The question again recurs, if the Lord Jesus himself be not meant by him, in the character of this dresser, whom doth the Lord mean? I venture to say in answer, though not to decide, may it not be all such as in the warmth of their natural feelings, overstep the modesty of grace, and intercede, without being taught so to do by the Lord. Such was Abraham, when he interceded for Sodom; and led away by nature he asked for Ishmael before he knew Isaac. Genesis 17:18; Gen_18:23, etc. Such was Moses, in the case of Israel. Exodus 32:31-32. And Paul felt somewhat of the same nature. Romans 9:3. All this is nature, not grace. And in the highest characters such remains of nature are found. But none of those things belong to Him, or are found in his offices, whose decision is, All that the Father giveth me shall come to me, and him that cometh to me I will in no wise cast out. John 6:37. The glorious advocacy of Jesus, is in exact conformity to covenant settlements. It is liable to no peradventures, no questions, no doubts. And how solemn soever the doctrine of this parable is, yet far better is it that God's sovereignty should be seen in it, than that man's pride should be gratified, in rendering that questionable which Jehovah's word and oath hath made certain; and leaving the intercession of the Lord Jesus at an hazard, whether God's free grace, or man's free will, shall finally triumph!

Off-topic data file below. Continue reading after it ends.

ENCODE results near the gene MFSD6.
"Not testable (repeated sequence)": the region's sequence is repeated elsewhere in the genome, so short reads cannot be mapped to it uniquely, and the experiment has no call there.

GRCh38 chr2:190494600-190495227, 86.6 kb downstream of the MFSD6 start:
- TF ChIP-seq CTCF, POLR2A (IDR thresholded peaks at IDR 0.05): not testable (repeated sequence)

And he was teaching in one of the synagogues on the sabbath. And, behold, there was a woman which had a spirit of infirmity eighteen years, and was bowed together, and could in no wise lift up herself. And when Jesus saw her, he called her to him, and said unto her, Woman, thou art loosed from thine infirmity. And he laid his hands on her: and immediately she was made straight, and glorified God. And the ruler of the synagogue answered with indignation, because that Jesus had healed on the sabbath day, and said unto the people, There are six days in which men ought to work: in them therefore come and be healed, and not on the sabbath day. The Lord then answered him, and said, Thou hypocrite, doth not each one of you on the sabbath loose his ox or his ass from the stall, and lead him away to watering? And ought not this woman, being a daughter of Abraham, whom Satan hath bound, lo, these eighteen years, be loosed from this bond on the sabbath day? And when he had said these things, all his adversaries were ashamed: and all the people rejoiced for all the glorious things that were done by him.